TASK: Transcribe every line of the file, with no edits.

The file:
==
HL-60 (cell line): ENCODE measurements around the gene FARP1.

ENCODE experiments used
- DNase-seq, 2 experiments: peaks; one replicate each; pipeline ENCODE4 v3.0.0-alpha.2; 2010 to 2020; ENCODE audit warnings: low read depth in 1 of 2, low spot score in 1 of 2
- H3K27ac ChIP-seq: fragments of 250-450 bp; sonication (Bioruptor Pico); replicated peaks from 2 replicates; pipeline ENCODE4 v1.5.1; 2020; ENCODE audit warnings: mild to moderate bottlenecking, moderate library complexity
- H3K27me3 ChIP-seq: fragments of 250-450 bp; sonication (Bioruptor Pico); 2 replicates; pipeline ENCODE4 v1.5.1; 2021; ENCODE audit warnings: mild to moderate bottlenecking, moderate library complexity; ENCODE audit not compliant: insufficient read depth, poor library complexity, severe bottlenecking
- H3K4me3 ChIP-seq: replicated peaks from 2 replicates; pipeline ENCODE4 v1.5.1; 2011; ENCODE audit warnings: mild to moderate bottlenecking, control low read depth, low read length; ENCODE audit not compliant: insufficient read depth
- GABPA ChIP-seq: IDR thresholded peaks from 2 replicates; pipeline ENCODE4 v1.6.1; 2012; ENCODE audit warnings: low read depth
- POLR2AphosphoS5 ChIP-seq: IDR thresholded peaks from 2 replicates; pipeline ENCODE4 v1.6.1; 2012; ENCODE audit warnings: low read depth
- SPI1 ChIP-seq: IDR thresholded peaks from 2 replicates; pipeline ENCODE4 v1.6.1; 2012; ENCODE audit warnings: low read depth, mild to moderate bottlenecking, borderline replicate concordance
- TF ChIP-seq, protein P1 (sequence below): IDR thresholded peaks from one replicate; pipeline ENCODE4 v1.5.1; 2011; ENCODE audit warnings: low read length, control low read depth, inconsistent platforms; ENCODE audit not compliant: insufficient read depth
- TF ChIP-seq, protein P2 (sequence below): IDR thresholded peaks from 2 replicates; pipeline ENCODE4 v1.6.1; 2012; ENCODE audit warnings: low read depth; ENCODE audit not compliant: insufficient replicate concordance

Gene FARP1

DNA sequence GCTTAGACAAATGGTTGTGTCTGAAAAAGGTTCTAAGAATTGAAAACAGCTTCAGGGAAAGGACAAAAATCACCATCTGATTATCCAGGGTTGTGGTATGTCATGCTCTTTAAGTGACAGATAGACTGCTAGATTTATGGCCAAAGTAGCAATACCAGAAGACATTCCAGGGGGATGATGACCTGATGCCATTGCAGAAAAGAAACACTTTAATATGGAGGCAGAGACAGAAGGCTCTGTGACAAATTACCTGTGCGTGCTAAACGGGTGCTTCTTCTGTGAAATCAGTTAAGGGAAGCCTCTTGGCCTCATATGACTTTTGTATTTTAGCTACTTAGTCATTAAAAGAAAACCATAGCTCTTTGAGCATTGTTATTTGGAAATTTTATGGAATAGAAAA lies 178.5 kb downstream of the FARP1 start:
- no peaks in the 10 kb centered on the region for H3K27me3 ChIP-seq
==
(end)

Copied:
HL-60 (cell line): ENCODE measurements around the gene FARP1.

ENCODE experiments used
- DNase-seq, 2 experiments: peaks; one replicate each; pipeline ENCODE4 v3.0.0-alpha.2; 2010 to 2020; ENCODE audit warnings: low read depth in 1 of 2, low spot score in 1 of 2
- H3K27ac ChIP-seq: fragments of 250-450 bp; sonication (Bioruptor Pico); replicated peaks from 2 replicates; pipeline ENCODE4 v1.5.1; 2020; ENCODE audit warnings: mild to moderate bottlenecking, moderate library complexity
- H3K27me3 ChIP-seq: fragments of 250-450 bp; sonication (Bioruptor Pico); 2 replicates; pipeline ENCODE4 v1.5.1; 2021; ENCODE audit warnings: mild to moderate bottlenecking, moderate library complexity; ENCODE audit not compliant: insufficient read depth, poor library complexity, severe bottlenecking
- H3K4me3 ChIP-seq: replicated peaks from 2 replicates; pipeline ENCODE4 v1.5.1; 2011; ENCODE audit warnings: mild to moderate bottlenecking, control low read depth, low read length; ENCODE audit not compliant: insufficient read depth
- GABPA ChIP-seq: IDR thresholded peaks from 2 replicates; pipeline ENCODE4 v1.6.1; 2012; ENCODE audit warnings: low read depth
- POLR2AphosphoS5 ChIP-seq: IDR thresholded peaks from 2 replicates; pipeline ENCODE4 v1.6.1; 2012; ENCODE audit warnings: low read depth
- SPI1 ChIP-seq: IDR thresholded peaks from 2 replicates; pipeline ENCODE4 v1.6.1; 2012; ENCODE audit warnings: low read depth, mild to moderate bottlenecking, borderline replicate concordance
- TF ChIP-seq, protein P1 (sequence below): IDR thresholded peaks from one replicate; pipeline ENCODE4 v1.5.1; 2011; ENCODE audit warnings: low read length, control low read depth, inconsistent platforms; ENCODE audit not compliant: insufficient read depth
- TF ChIP-seq, protein P2 (sequence below): IDR thresholded peaks from 2 replicates; pipeline ENCODE4 v1.6.1; 2012; ENCODE audit warnings: low read depth; ENCODE audit not compliant: insufficient replicate concordance

Gene FARP1

DNA sequence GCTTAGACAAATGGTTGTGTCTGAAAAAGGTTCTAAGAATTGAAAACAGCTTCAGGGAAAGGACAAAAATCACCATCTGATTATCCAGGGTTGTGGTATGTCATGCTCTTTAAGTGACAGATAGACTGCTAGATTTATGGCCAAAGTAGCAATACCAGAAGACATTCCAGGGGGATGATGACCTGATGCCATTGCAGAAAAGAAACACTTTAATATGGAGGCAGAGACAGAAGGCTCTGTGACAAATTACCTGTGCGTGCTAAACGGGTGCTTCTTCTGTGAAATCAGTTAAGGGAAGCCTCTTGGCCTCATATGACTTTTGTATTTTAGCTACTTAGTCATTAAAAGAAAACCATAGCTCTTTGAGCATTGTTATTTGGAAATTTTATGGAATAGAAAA lies 178.5 kb downstream of the FARP1 start:
- no peaks in the 10 kb centered on the region for H3K27me3 ChIP-seq